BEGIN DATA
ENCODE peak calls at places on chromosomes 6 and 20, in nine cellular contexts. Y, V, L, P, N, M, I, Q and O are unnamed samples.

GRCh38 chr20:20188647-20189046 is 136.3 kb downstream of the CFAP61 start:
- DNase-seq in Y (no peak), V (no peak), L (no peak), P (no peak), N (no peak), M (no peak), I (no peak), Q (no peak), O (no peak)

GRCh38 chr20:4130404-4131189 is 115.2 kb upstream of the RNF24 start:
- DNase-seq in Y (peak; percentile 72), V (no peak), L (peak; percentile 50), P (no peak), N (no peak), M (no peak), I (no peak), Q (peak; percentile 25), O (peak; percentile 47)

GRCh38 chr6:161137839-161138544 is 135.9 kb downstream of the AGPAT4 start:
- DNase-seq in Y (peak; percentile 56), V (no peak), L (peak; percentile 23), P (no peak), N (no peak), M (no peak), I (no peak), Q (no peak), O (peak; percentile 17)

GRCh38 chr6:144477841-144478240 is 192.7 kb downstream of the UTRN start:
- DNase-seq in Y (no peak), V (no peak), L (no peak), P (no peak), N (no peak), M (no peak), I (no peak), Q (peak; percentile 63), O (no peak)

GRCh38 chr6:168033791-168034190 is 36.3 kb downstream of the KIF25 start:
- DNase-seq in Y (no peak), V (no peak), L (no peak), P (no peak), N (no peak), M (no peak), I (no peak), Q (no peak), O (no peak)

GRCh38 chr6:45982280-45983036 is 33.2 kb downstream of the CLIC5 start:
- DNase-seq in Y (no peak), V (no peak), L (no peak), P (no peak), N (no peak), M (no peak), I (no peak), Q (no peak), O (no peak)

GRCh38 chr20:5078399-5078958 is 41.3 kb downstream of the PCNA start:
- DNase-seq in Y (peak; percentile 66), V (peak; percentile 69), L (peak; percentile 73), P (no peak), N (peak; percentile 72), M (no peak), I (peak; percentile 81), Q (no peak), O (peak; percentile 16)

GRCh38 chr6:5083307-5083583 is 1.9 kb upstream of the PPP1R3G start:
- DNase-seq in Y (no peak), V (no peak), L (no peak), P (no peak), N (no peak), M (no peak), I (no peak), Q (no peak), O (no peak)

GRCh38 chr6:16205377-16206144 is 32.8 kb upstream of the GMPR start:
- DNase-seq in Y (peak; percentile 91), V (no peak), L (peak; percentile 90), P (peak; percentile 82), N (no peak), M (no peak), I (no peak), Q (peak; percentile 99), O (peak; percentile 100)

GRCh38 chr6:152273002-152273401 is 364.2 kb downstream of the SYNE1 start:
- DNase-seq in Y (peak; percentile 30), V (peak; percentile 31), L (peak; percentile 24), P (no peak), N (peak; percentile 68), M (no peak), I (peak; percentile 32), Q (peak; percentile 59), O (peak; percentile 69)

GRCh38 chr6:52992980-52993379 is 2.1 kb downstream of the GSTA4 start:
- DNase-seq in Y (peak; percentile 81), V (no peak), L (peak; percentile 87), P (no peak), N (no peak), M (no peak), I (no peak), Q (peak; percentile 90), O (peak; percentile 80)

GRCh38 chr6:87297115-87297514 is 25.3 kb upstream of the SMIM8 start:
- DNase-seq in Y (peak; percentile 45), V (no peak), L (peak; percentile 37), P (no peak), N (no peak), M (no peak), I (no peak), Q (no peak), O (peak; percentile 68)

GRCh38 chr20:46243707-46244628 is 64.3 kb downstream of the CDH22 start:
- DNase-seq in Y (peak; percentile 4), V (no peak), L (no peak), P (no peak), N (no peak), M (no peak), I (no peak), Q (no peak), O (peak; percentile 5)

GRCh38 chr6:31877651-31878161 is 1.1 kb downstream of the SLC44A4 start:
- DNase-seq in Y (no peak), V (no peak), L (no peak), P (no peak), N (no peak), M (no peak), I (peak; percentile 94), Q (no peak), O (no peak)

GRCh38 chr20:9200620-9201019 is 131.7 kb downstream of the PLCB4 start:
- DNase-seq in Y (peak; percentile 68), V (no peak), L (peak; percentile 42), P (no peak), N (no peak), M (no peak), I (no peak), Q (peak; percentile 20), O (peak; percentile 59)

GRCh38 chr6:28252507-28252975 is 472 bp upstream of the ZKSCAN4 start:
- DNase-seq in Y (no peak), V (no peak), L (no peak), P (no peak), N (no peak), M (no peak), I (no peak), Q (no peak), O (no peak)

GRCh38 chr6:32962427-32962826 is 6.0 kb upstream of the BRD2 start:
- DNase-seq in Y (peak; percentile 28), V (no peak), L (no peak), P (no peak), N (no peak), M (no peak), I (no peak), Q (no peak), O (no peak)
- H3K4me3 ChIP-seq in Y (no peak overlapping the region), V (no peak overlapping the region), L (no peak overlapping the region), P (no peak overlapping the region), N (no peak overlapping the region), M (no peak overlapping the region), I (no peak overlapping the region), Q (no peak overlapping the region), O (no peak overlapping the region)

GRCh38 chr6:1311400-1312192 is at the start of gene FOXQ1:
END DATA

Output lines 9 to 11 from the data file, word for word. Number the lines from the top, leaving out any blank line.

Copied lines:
- DNase-seq in Y (no peak), V (no peak), L (no peak), P (no peak), N (no peak), M (no peak), I (no peak), Q (peak; percentile 63), O (no peak)

GRCh38 chr6:168033791-168034190 is 36.3 kb downstream of the KIF25 start:
- DNase-seq in Y (no peak), V (no peak), L (no peak), P (no peak), N (no peak), M (no peak), I (no peak), Q (no peak), O (no peak)